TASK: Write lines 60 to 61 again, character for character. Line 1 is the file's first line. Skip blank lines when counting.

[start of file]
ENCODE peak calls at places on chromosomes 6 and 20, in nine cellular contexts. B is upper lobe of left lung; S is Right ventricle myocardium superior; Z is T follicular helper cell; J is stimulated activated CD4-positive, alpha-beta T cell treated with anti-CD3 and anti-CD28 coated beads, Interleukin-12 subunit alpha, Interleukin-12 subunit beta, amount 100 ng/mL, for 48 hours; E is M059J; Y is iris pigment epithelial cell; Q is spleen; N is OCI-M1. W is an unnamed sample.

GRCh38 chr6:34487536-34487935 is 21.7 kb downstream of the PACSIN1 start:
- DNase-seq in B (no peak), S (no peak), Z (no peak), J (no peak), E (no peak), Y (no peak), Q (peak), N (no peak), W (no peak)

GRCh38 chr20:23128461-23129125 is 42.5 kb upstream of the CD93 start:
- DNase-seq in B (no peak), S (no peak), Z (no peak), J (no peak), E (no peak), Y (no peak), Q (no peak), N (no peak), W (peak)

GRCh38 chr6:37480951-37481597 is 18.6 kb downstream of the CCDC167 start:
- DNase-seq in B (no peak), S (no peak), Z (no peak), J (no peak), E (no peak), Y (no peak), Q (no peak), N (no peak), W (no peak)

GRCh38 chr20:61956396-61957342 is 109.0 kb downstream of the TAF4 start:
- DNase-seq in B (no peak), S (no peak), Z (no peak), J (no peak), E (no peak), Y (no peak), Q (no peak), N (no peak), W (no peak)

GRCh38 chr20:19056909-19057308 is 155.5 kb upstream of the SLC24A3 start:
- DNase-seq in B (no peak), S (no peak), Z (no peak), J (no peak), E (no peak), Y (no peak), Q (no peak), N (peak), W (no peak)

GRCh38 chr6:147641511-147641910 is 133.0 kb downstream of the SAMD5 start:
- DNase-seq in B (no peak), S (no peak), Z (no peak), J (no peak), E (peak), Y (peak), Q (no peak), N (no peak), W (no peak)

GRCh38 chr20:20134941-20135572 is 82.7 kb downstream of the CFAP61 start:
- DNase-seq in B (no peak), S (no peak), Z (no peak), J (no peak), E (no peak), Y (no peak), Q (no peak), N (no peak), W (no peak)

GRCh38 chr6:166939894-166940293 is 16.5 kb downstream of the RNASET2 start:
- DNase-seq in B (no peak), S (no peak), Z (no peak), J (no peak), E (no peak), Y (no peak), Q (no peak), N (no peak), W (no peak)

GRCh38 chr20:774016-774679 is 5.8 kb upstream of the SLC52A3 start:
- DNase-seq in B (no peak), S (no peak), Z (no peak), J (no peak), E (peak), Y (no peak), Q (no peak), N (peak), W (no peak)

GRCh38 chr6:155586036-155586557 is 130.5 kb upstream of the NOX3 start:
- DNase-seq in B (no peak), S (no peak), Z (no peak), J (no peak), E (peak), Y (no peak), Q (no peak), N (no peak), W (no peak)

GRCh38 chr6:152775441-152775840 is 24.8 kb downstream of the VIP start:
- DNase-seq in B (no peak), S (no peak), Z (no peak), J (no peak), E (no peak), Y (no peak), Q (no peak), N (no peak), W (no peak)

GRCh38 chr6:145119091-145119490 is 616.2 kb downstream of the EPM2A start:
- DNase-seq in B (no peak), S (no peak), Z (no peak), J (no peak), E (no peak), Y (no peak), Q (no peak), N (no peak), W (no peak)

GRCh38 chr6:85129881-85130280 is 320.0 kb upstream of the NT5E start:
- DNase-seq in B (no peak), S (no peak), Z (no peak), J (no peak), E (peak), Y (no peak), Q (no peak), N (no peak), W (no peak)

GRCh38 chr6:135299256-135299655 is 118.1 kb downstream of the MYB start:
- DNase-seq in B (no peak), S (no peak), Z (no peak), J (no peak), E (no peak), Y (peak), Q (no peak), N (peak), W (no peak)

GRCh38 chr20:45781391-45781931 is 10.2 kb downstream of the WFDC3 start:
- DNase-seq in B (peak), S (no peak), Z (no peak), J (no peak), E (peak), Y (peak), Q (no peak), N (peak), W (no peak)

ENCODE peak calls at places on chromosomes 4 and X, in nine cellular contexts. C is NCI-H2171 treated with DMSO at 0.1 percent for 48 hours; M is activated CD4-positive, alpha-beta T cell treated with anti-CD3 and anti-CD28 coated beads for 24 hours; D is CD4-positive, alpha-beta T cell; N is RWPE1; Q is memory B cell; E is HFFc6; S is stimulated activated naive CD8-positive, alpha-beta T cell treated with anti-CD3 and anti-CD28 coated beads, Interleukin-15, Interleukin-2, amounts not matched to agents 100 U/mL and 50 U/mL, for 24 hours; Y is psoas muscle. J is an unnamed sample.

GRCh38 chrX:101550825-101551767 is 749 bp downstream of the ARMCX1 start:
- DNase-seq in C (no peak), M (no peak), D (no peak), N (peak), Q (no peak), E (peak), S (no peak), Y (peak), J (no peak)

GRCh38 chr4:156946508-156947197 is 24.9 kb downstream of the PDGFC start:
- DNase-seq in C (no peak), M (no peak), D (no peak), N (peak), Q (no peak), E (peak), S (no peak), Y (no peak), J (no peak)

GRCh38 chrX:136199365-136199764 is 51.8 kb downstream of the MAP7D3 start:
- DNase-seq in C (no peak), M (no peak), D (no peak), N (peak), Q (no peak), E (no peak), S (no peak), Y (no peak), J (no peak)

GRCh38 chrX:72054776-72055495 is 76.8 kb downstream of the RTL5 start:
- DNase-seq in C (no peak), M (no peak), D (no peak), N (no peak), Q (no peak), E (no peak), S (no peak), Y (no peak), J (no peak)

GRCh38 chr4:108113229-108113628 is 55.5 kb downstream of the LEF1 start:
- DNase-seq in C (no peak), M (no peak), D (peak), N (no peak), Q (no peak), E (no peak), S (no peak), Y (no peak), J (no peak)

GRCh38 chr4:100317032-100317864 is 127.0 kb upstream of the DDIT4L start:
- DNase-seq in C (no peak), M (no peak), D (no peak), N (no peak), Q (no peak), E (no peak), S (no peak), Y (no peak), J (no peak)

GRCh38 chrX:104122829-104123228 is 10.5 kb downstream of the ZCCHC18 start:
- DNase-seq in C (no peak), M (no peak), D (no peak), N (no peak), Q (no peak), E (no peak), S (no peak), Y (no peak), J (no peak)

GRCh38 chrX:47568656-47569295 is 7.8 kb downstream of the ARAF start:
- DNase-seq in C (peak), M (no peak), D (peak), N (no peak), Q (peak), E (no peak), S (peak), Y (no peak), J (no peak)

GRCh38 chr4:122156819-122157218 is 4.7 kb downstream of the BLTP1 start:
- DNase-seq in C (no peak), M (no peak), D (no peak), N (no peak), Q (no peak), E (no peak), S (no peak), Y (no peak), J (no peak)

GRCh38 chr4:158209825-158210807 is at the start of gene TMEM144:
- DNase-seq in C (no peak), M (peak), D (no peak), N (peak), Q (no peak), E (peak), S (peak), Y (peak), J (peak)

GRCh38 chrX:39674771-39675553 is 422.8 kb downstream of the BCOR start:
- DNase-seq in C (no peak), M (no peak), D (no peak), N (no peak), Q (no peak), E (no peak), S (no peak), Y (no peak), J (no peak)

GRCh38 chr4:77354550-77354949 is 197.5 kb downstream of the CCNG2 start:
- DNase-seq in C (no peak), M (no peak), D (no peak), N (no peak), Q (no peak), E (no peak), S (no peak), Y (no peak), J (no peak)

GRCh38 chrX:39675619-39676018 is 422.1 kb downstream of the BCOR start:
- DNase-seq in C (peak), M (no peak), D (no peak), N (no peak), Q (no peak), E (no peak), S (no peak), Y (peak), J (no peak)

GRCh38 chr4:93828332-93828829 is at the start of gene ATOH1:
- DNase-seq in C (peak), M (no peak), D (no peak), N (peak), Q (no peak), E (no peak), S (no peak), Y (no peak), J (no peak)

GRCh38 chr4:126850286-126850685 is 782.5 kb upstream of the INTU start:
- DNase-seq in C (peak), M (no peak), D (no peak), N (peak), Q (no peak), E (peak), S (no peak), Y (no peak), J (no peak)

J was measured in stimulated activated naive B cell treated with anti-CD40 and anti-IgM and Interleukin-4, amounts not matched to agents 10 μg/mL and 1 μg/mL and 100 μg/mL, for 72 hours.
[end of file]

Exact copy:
- DNase-seq in C (peak), M (no peak), D (no peak), N (peak), Q (no peak), E (no peak), S (no peak), Y (no peak), J (no peak)

GRCh38 chr4:126850286-126850685 is 782.5 kb upstream of the INTU start: